Player Power Rankings, Week 15: Game of Jones

He stares right into your very soul.

Welcome to Fear the Fin’s weekly(ish) player power rankings. Who had the biggest impact, the best goals or the prettiest smile in the week that was and who you should totally grab off of waivers in your fantasy league to stick it to Derek in accounts receivable. All rankings subject to the whims of fate and whatever we’re feeling in the moment.

It’s starting to look like these San Jose Sharks might be pretty good.

Sitting on a tidy six-game winning streak — the longest active winning streak in the NHL — the Sharks are three points out of first place in the Pacific division and the third best team in the league (albeit with two more games played than the fourth place Winnipeg Jets). The Sharks have won nine of their last ten, and since their humiliating loss to the Senators in Ottawa on Dec. 1, they’ve earned 32 of 40 possible points, compiling a 15-3-2 record through those 20 games, the second most of any team in that span (first is the Tampa Bay Lightning and they don’t count anymore).

One key to that success has been the play of goaltender Martin Jones, which is a conversation for two paragraphs from now, but another has been the success of the Sharks’ depth. Up front, the play of San Jose’s middle six has been among the tops of the league: according to Corsica’s line combination rankings, Logan Couture flanked by Lukas Radil and Timo Meier make up the second best second line in the NHL, and, to the surprise of no one, Tomas Hertl centering Joonas Donskoi and Evander Kane are the top-ranked third line.

On defense, the comparisons are even more stark. Erik Karlsson and Brenden Dillon rank as the league’s fourth best first pair, and Brent Burns and Radim Simek as the second best second pair. With an admittedly small sample size, the third pair of Joakim Ryan and Tim Heed that we saw for most of the week was the second best depth defensive coupling in the league.

It’s hard to be too definitive without a strong operational understanding of how those rankings are calculated, and that kind of information is understandably proprietary, but this kind of recognition gives us a pretty good indication that a lot of what the Sharks have been doing these past few weeks is for real. There are things the team could do better, for sure, and things that we focus on as areas to improve, but for now, let’s all just ride the wave together and enjoy the good times before the Pittsburgh Penguins come to town and shatter all of our dreams again.

1. Martin Jones

TimeGames PlayedRecordShots AgainstGoals AllowedSv%GAA5v5 Sv%HDSv%5v5 GSAA
This Week33-0-08940.9551.50.9291.0001.65

A common and appropriate lightning rod for criticism so far this season, Jones has made us eat quite a few of our words this week. Luckily, I write about sports on the internet, so the words I use are easy to digest, but he’s looked more like the player Doug Wilson swindled out of Los Angeles by way of Boston so many drafts ago. Jones bailed the Sharks out of more than a few ugly situations at home this week while hosting the Vegas Golden Knights and Ottawa Senators, securing his seventh straight win in the process. Jones’ career high winning streak of eight came in his first eight career starts from Dec. 3 — 21, 2013, and that streak may be in jeopardy.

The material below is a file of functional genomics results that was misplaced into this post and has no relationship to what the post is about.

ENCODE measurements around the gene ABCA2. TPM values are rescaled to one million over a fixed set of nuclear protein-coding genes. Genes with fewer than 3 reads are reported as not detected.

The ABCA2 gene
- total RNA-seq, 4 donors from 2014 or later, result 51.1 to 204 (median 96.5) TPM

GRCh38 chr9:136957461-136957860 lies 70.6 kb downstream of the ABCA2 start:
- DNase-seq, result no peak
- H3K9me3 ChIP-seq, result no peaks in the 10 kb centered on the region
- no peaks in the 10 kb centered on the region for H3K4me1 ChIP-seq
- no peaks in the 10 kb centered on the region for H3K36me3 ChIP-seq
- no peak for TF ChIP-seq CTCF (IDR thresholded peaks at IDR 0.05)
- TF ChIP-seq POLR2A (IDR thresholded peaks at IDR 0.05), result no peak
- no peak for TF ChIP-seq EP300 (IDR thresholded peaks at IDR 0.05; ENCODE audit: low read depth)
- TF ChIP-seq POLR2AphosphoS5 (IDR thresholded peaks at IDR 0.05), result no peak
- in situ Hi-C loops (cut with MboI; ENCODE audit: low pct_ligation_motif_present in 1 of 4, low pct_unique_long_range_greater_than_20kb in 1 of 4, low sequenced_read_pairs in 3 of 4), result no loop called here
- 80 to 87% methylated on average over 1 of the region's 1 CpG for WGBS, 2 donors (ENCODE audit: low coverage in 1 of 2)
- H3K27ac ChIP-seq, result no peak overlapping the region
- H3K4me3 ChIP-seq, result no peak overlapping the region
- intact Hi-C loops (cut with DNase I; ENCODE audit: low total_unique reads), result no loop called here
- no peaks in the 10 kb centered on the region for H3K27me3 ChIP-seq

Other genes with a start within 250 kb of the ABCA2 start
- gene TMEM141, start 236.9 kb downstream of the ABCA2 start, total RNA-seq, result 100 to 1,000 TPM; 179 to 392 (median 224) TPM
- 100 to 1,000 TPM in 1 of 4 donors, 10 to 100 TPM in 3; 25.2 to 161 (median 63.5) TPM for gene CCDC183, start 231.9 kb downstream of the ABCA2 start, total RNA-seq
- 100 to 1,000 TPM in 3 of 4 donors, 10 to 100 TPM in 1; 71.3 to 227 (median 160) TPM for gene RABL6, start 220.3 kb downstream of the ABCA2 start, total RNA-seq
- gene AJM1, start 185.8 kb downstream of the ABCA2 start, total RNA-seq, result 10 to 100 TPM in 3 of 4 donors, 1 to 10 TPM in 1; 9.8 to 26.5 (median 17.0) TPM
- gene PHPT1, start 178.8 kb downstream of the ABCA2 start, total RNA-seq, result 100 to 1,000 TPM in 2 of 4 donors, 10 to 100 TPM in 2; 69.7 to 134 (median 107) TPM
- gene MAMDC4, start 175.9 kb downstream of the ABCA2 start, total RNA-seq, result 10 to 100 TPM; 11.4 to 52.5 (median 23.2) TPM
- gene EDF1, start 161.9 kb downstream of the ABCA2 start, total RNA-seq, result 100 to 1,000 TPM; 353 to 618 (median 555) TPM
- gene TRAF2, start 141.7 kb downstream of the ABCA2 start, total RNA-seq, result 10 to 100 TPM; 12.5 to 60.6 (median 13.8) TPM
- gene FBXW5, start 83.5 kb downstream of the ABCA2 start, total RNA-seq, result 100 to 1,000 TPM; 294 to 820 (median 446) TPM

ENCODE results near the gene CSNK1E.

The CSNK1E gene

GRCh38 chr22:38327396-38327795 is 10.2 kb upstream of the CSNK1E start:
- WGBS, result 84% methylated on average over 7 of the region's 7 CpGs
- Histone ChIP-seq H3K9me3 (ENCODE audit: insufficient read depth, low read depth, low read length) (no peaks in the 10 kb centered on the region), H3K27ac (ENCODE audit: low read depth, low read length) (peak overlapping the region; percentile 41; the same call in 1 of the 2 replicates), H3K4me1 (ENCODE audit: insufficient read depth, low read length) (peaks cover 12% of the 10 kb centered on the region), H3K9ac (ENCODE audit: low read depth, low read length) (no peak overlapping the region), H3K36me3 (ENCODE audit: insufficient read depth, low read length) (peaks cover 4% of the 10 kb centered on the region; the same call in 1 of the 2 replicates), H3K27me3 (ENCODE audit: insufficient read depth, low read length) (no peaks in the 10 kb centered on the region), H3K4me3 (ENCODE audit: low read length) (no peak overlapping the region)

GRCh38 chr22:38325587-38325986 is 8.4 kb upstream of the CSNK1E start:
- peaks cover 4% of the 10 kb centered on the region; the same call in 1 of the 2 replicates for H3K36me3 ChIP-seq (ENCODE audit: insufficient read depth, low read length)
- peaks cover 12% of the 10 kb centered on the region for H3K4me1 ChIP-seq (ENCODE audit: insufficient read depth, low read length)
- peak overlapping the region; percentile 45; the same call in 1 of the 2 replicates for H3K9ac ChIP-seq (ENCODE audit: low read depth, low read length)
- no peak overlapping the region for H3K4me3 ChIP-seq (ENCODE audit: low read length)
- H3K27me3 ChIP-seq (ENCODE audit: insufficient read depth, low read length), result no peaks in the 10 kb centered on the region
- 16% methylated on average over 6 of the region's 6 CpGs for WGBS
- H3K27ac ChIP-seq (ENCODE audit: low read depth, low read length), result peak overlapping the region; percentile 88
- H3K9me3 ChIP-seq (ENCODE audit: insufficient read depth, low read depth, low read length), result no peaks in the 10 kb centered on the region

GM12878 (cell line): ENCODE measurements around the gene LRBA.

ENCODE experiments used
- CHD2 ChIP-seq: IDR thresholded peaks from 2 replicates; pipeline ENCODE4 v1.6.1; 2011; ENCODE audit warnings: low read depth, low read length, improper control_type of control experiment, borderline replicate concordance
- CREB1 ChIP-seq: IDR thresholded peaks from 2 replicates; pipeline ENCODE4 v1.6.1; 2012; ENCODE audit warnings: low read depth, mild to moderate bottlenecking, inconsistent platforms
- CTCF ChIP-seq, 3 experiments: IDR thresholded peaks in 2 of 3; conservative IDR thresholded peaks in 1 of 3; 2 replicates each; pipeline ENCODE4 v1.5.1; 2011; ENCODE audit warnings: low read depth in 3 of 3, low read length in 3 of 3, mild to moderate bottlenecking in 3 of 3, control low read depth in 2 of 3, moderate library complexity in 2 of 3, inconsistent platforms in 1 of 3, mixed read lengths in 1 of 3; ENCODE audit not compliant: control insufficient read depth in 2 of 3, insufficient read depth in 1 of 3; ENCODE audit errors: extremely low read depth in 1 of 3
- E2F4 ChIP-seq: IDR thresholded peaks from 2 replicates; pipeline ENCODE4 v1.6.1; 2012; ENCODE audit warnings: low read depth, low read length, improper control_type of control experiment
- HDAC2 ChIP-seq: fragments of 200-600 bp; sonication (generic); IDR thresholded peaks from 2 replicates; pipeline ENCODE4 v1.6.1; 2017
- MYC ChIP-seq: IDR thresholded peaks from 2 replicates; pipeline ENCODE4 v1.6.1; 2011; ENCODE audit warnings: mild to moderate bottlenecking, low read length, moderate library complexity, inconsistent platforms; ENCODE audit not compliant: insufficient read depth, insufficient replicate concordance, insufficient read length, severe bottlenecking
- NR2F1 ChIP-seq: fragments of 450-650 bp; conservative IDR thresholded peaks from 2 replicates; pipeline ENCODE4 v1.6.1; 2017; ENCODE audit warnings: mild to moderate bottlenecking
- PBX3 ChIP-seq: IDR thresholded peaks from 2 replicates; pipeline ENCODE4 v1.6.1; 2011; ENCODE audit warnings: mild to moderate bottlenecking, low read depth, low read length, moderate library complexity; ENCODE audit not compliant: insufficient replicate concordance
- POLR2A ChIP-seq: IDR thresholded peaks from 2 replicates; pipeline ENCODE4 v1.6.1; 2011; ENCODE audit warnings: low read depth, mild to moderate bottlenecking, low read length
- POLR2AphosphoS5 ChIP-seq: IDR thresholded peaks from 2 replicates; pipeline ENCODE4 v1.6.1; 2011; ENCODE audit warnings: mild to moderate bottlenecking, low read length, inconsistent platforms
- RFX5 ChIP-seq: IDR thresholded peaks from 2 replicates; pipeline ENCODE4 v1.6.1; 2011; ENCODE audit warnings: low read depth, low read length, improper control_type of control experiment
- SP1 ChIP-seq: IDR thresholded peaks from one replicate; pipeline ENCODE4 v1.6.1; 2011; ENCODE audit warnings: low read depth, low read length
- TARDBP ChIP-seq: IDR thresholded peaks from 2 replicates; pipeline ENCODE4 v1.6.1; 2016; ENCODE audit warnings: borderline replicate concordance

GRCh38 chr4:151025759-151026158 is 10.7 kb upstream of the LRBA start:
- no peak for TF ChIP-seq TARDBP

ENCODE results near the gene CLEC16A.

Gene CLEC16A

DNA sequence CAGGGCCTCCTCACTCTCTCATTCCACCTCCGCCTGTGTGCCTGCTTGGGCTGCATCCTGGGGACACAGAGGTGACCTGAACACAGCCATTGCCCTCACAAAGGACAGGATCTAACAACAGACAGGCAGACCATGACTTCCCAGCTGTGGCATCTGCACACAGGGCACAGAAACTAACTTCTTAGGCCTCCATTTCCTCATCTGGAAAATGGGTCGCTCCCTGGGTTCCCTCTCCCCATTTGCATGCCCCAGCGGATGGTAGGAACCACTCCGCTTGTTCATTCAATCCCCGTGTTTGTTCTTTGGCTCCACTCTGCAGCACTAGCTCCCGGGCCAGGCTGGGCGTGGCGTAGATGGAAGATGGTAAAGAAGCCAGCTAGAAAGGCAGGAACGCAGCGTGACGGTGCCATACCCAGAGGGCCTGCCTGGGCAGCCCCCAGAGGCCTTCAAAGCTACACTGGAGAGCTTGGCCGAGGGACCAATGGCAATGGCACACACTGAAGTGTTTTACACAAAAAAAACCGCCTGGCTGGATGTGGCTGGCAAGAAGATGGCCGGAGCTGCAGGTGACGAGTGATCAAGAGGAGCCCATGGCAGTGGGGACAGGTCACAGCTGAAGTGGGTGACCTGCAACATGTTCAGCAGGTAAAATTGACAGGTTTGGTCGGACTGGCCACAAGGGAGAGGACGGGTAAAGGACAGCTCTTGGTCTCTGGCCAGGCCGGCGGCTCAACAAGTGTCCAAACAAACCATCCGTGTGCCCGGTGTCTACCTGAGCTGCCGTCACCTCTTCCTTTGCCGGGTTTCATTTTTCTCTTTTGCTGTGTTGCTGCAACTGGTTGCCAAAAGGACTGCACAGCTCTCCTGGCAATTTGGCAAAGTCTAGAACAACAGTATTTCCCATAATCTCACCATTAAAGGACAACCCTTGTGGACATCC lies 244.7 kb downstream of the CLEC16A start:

There are red flags, however. Since that Dec. 1 game in Ottawa, Jones has posted a .920 save percentage, 2.36 average goals against, and a goals saved above average (GSAA) of 2.77. That GSAA is 22nd in the league of 74 goaltenders who saw ice during that span. The concern, just as was a concern last year, is that his numbers appear to be propped up by what may be unsustainably high rate stats on the penalty kill. Jones’ penalty kill GSAA of 1.75 is 14th in that span, and his even strength is -1.28.

Perhaps Jones is a more effective goalie in high pressure situations, a theory that would help to explain the vast discrepancy between his regular season and playoff rate stats, and is therefore better at stopping high danger chances in outnumbered situations, but that seems unlikely. Penalty kill save percentage is a notoriously volatile statistic, and is often used to indicate a goalie who is getting either very good or very bad bounces, leading to over- or under-performing. We’ll need to keep an eye on Jones going forward to see if he can sustain this kind of play over a longer period of time before knowing for sure.

This week, though: he’s money.

When Jones is on his game, his movements are quick, precise, and controlled. The way that Jones followed the puck movement during this Senators power play is a good example of how effectively he can stay square to the play. As Ottawa moved the puck from point to point, and then down low to Mark Stone in the trigger slot, Jones moved to face the puck and dropped into position each time. When he faced Stone at the faceoff dot, he made sure to keep Brady Tkachuk in front of the frontal plane of his body, rather than coming out to challenge. That allowed him a quick lateral move to block Tkachuk’s tip in attempt, and was just one of many great positional saves Jones made to keep the Sharks in a game for which they may have woken up a little late.

2. Joonas Donskoi

TimeGames PlayedGoalsAssistsPointsPrimary PointsPenalty MinutesShots on Goal5v5 adj Corsi for %
This Week440040667.77

Last week: 3